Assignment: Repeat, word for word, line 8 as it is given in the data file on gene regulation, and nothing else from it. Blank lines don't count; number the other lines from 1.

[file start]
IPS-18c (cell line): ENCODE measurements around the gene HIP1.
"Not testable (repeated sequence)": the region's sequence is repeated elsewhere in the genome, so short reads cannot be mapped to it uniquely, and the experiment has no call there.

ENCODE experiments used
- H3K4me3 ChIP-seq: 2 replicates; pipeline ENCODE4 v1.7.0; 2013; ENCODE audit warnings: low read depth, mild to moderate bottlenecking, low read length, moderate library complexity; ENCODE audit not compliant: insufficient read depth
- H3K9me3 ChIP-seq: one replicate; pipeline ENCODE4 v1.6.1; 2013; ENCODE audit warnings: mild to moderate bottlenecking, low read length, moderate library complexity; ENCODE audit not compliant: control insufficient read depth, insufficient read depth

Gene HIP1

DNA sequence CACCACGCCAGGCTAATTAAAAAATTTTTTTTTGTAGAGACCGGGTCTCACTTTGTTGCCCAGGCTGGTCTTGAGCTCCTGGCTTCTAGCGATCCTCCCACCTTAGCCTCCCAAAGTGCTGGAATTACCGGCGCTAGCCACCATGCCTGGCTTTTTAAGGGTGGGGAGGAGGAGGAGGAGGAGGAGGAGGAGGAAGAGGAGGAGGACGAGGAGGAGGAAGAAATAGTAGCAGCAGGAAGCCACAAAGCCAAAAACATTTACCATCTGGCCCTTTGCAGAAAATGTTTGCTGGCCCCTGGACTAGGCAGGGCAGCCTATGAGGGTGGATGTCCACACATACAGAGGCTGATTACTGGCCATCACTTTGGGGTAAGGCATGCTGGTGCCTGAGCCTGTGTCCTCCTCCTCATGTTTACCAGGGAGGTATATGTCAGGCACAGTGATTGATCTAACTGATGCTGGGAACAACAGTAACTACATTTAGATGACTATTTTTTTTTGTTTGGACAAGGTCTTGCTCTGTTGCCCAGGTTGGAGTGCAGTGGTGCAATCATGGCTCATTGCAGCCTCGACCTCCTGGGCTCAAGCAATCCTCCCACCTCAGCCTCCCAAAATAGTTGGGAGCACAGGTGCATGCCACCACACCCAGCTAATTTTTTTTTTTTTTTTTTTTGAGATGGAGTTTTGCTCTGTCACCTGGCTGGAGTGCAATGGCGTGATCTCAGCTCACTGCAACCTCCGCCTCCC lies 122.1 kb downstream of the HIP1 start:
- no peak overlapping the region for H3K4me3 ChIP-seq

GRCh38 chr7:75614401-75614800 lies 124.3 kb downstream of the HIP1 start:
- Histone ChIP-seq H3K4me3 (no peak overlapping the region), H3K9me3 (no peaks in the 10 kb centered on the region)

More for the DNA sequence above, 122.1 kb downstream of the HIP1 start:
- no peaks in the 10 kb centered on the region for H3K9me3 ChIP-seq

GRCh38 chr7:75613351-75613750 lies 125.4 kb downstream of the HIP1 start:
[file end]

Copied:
- no peak overlapping the region for H3K4me3 ChIP-seq